Three months worth of data may not paint the most complete picture, but looking at the year over year data, Azione offered a fair warning to its dealer members during the opening general session of its spring event here in Bonita Springs, Florida. During the first three months of the year, the group is tracking 2.5 percent below where it was during the first three months of 2018. To be fair, Azione dealers are coming off of an impressive 2018, in which they showed year-over-year growth in 11 of 12 months and finished the year up 14.63 percent over 2017.
So, for what it’s worth, they may be experiencing some leveling out of sales.
Still, the short trend here is one that Azione Unlimited founder and president Richard Glikes has foreshadowed for some time now—that this period of prosperity would at some point start to regress.
It’s with the recent data and his own experience in the business that Glikes decided to shift things up for this biannual dealer meeting. Azione events have always had a strong sense of networking and idea sharing, but this Fulgent Fling in Florida takes things to the next level with Brand Brainstorming sessions and small-group dining events that are intended to place dealers, vendors, and other attendees in more intimate settings—thus, more open and free—where they can learn from one another and talk about what works in their business and what doesn’t.
But beyond these fluffy and common themes, the group put a special focus on the types of technologies and relationships that it believes will help members get through any sort of market slowdown. In searching for those things, Glikes said he had to ask himself, “Where does the business start?” One answer to that question led him to the American Institute of Architects. AIA will be well represented at this show—particularly in a panel session moderated by yours truly and accompanying presentations.
“Architects don’t understand technology” from the point of view of the integrator and the full-blown automation systems and behind the drywall work that they’re doing today, he explained. And that fact ought to give both sides the impetus to develop a strong relationship so they can help one another early on in construction projects. Ensuring a strong relationship with that part of the homebuilding industry entails more than just educating architects on technology though. Glikes anticipates having to walk dealers through self marketing plans and more, in order to get them to be better partners with architects—and vice versa.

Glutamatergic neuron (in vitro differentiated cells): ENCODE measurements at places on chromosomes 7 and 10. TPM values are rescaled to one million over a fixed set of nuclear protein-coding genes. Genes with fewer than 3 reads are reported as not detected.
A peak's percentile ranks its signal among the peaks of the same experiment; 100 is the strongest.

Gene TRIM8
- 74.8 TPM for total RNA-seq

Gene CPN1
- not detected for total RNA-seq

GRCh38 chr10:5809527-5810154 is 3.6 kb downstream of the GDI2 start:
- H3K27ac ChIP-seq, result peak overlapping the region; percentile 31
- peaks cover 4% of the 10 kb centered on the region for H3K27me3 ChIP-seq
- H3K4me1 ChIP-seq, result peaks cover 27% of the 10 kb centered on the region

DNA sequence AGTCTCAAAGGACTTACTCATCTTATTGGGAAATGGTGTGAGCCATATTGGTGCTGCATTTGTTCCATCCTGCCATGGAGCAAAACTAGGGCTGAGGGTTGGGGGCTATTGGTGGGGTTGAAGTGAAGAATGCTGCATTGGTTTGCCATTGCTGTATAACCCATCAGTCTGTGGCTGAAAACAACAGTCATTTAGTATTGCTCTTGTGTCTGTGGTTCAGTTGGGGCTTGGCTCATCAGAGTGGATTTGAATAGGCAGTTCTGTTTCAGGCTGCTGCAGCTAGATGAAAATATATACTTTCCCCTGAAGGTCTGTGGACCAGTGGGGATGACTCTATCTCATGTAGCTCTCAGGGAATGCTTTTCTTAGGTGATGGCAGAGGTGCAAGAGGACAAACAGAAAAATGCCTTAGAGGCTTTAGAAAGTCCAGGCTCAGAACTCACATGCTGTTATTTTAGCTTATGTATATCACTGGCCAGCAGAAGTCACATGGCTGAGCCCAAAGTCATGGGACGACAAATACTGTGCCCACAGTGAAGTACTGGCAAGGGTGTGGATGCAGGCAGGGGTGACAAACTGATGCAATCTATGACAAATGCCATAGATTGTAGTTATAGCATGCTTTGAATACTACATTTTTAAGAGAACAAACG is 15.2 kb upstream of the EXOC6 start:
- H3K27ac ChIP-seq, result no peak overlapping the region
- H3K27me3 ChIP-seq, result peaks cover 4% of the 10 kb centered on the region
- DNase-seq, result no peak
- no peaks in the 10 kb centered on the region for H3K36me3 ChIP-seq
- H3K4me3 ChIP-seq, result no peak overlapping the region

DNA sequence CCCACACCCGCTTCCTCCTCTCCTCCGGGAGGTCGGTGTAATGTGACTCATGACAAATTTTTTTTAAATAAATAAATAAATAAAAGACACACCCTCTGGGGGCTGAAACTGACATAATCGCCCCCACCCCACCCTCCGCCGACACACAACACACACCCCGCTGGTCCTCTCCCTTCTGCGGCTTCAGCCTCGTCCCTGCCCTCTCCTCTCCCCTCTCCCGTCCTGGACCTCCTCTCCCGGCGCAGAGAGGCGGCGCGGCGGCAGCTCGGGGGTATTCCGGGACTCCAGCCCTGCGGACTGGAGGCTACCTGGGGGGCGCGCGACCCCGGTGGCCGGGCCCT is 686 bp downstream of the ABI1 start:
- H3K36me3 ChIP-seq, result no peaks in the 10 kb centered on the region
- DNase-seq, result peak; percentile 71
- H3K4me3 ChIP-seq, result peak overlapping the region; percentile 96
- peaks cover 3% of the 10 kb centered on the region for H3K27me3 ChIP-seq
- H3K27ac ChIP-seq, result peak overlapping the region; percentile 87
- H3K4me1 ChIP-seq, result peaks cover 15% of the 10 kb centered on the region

On the tech side, Azione will look to tie everything they’ve been preaching in their past few meetings together, with things like lighting, energy management, and more, playing an important role in expanding their dealers’ offerings. But they ought to be looking even further down the road, which is why Azione presented a panel on 5G technology and the changes it will bring. With all of the coverage we’ve given to the technology, it’s clear that manufacturers and telecom companies are ready to start pushing the 5G network—and some, rather misleadingly, already have. But as they push the idea and concept of 5G, consumers are going to start to have questions around what 5G is, what it’s capable of, and what that means for their in-home and on-the-go tech devices. The specs for the next-gen network are still months away from being signed off on, but nows the time to start thinking about how to address 5G with customers. As the panel discussion showed, manufacturers are already working on integrating a 5G product strategy, which means its high time for integrators to get themselves up to speed in order to prepare themselves and their clients for the next wave of networking technology.
So, while plenty of challenges certainly lie ahead for the custom integration dealer, there’s also plenty of opportunity. Azione, it seems, is set to address both here this week in Florida.